The three main characters are the Reavley brothers, Joseph, an army chaplain and Matthew, an intelligence officer, and their sister, Judith, an ambulance driver. Joseph and Judith are serving at the Western front but Matthew has been away fr
Mlle Alice, pouvez-vous nous raconter votre rencontre avec A la Mémoire des Morts?

"Après avoir lu les quatre premiers tomes de la saga Reavley et Anne Perry étant l'un de mes auteurs favoris, j'avais hâte de lire la conclusion de cette histoire."

Dites-nous en un peu plus sur son histoire...

"La guerre touche à sa fin et la famille Reavley espère pouvoir enfin rentrer chez elle et démasquer le Pacificateur. Mais le meurtre atroce d'une infirmière à Ypres va venir remettre en cause tous leurs pro
With a sinister "Peacemaker" threatening the world even as WWI ends, the three Reavley siblings (a chaplain, an ambulance driver, and an intelligence officer) combine forces to deliver a high ranking German officer but are waylaid by a murder near the front lines at Ypres--a murder gruesome even to those accustomed to the wholesale slaughter of trench warfare. Their personal lives are inextricably bound into the plot and the subplot. Throughout the novel there is much beautifully written philoso ...more
This is an excellent ending to a great series. Beyond the murder mystery and the rich details of the period, and even beyond the great conflict created in the series, Anne Perry does a fantastic job of asking spiritual questions and providing gentle, potential answers. I was impressed throughout the books with the characters' very believable lack of faith in a God who would allow World War I to happen. It made me think about the events in my life that make me question if God is watching over me. ...more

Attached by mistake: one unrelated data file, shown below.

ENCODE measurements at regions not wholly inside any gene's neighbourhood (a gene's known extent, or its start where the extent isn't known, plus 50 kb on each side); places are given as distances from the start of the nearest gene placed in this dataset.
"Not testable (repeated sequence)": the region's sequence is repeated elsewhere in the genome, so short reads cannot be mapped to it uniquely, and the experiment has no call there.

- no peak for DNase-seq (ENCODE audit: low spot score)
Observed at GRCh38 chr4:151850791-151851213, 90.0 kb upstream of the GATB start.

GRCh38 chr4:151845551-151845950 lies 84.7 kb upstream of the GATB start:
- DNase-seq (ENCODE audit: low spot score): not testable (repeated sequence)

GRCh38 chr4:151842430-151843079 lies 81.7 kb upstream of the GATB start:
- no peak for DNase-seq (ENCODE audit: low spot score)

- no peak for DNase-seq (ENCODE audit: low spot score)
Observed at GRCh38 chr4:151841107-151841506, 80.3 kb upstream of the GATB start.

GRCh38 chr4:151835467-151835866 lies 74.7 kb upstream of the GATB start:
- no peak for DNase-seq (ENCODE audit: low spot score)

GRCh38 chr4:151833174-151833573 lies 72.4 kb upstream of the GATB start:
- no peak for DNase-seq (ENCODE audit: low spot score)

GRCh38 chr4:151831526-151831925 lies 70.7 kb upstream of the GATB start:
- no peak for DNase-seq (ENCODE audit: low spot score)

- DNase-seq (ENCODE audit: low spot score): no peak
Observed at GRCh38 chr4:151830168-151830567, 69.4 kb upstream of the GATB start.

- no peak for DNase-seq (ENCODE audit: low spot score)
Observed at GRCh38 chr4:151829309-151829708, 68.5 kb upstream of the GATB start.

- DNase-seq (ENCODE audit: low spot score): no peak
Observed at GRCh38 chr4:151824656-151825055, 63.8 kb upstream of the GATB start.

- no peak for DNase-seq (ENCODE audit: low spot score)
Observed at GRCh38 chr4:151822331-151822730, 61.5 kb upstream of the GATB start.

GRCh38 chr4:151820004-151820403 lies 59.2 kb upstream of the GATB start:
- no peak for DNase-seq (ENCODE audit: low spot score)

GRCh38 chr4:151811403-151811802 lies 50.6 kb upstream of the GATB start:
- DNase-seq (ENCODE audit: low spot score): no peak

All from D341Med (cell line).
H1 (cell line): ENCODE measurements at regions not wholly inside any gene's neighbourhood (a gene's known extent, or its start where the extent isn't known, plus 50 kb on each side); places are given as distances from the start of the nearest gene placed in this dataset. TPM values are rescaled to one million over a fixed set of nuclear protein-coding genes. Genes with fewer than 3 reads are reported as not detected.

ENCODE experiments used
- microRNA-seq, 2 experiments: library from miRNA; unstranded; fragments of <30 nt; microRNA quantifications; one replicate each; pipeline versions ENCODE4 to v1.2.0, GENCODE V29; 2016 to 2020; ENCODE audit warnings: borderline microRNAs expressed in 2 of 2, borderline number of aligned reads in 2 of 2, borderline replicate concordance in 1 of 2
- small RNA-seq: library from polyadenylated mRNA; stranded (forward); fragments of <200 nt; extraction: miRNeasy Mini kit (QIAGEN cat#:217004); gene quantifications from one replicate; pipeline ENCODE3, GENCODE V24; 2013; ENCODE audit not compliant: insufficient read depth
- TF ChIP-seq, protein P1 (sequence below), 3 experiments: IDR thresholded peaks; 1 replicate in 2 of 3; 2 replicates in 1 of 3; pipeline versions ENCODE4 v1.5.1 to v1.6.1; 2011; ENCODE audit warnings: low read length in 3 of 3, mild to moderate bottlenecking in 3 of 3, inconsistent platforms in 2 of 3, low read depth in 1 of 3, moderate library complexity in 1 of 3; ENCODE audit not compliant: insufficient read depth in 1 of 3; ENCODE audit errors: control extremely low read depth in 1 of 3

This finale to the WWI series was the first - only - book I've read by Perry, and I'm intrigued enough to read more. Because this wraps up a series, there are allusions to previous murders and doings, although you can definitely read it as a stand-alone and not feel as though you've missed something,

The horror of the war and trenches is clear, as is the confusion and rage that soldiers near the end of the war felt. The rape and murder of Sarah Price brings those even more forward, particularly a
I liked a lot about this book - it seems to be the last in a series on World War I. The descriptions of the battlefield and the bunkers and the carnage were certainly not pleasant but the book puts one right there with the fighters in an unforgettable way.
I liked the integrity of the characters and the plot was certainly unusual and historically intriguing.
so why only 3 stars?
Anne Perry rather belabors the moral issues - there's a lot of repetition and often one feels that you're reading somet
Soooo...I'm really glad this series is finished. It became too drawn out, and there were times I rolled my eyes so hard at the ridiculous things happening that I think I hurt myself. I only kept reading to find out who the Peacemaker was, and his reveal was very anticlimactic. The ending was...not believable. The first two books in the series were wonderful and well worth the read, but the plot really peters out by the end of the series.
Sheila Siler
Good conclusion to the series.

This was a good ending for this four book series. All loose ends are tied up and there is a satisfaction in how things conclude. I confess that finding out who the peacemaker is was only mildly interesting. Perhaps because it had been a while since I read the previous book. I liked the plot overall, but felt at times that this book series was mostly a vehicle to teach the reader history and philosophy. I am glad I read this book and finished the series.